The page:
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I have been investigating the iodine-clock reaction for my chemistry project. I have done a great deal of research on the titration of iodate ions, iodide ions and sodium thiosulfate using HCl. But, I still don't get the use of this reaction. Where can this type of reaction be used in our lives.

I read articles that said iodine clock reaction can be used to determine the concentrations or pH. But where can it be used? What are the real-life applications of the iodine clock reaction?

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    $\begingroup$ I doubt if there's much interest in it besides academic research and popularization of chemistry. $\endgroup$ – Mithoron Sep 17 '15 at 18:20
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    $\begingroup$ You need to separate the iodine clock reaction (one that ticks back and forth) from the underlying iodine-forming reaction that leads to the starch-iodine complex. Only the latter has proper applications. $\endgroup$ – Jan Sep 17 '15 at 18:47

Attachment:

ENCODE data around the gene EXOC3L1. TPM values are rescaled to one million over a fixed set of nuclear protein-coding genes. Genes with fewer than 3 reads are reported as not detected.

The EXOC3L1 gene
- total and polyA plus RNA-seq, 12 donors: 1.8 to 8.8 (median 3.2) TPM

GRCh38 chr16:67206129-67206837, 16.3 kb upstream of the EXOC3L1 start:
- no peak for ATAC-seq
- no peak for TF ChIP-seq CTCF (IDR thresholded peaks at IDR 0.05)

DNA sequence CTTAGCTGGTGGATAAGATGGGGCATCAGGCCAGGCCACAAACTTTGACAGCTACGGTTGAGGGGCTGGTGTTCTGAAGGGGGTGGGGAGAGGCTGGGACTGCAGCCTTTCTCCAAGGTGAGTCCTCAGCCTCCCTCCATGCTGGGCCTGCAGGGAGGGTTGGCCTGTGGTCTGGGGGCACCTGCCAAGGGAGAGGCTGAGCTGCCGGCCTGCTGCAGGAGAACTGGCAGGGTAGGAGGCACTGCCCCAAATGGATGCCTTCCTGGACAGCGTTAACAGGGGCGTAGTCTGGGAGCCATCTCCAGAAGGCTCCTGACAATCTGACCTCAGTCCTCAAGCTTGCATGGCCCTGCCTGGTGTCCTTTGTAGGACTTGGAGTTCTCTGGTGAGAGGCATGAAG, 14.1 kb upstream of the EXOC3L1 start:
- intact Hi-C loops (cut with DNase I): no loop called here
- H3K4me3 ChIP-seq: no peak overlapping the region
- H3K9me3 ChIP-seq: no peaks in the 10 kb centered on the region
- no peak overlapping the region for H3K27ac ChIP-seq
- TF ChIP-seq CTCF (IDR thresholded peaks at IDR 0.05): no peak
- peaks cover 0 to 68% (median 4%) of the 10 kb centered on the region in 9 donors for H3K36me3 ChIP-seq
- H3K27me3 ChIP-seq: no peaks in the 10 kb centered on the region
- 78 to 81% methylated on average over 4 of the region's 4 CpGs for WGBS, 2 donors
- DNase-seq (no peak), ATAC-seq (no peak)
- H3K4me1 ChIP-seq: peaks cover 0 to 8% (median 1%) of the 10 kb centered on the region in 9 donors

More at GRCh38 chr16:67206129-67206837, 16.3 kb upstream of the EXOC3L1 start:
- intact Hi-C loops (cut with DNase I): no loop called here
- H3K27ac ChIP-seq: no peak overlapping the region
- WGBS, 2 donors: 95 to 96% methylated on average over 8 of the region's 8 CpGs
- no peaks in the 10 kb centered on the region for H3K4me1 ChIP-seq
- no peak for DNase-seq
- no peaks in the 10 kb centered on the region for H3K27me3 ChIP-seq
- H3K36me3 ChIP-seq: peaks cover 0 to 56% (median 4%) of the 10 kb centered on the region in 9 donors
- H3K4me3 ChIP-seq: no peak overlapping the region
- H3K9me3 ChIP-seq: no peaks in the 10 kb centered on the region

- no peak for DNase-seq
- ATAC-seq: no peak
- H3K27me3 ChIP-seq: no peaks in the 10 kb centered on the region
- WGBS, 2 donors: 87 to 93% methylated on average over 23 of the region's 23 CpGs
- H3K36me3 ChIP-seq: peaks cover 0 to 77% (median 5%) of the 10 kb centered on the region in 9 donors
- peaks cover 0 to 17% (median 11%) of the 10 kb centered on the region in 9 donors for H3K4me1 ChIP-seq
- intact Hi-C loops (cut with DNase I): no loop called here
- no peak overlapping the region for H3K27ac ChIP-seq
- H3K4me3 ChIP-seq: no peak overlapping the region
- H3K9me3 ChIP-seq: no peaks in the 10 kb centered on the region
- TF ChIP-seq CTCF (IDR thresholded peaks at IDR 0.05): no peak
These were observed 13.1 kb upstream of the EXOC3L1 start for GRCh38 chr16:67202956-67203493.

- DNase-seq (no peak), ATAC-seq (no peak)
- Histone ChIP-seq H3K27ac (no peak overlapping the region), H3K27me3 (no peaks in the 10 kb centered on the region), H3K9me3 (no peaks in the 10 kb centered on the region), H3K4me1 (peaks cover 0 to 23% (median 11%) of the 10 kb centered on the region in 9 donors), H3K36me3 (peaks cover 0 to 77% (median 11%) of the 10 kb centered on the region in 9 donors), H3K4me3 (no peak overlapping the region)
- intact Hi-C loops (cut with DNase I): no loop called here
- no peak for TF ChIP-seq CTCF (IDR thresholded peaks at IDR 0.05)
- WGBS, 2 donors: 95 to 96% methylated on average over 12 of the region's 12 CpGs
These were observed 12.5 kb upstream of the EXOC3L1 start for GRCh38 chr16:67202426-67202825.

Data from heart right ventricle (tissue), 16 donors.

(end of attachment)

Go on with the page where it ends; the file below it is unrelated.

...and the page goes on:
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    $\begingroup$ Yes, these reaction are only of academic interest only and do not find any practical purposes. These reaction are very special due to its unique kinetic and thermodynamic properties. $\endgroup$ – Nilay Ghosh Nov 27 '16 at 5:11
  • $\begingroup$ I believe these so-called "iodine clock reactions" are frequently used to teach chemical kinetics in the school laboratory? $\endgroup$ – Tan Yong Boon Dec 10 '18 at 5:44
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This iodine clock reaction project can apply to the real world in different ways, but I think the biggest way is concentration. After doing some research, I found out that it can teach you about concentration, because it shows you that once you add any bigger amount to a substance, it changes reaction time, or in a real world case, how a substance feels, acts, looks, and possibly how it smells.

I know this is really late and you probably don't need this and you are done your project, but I'm just a bored grade 7 doing the same science project.

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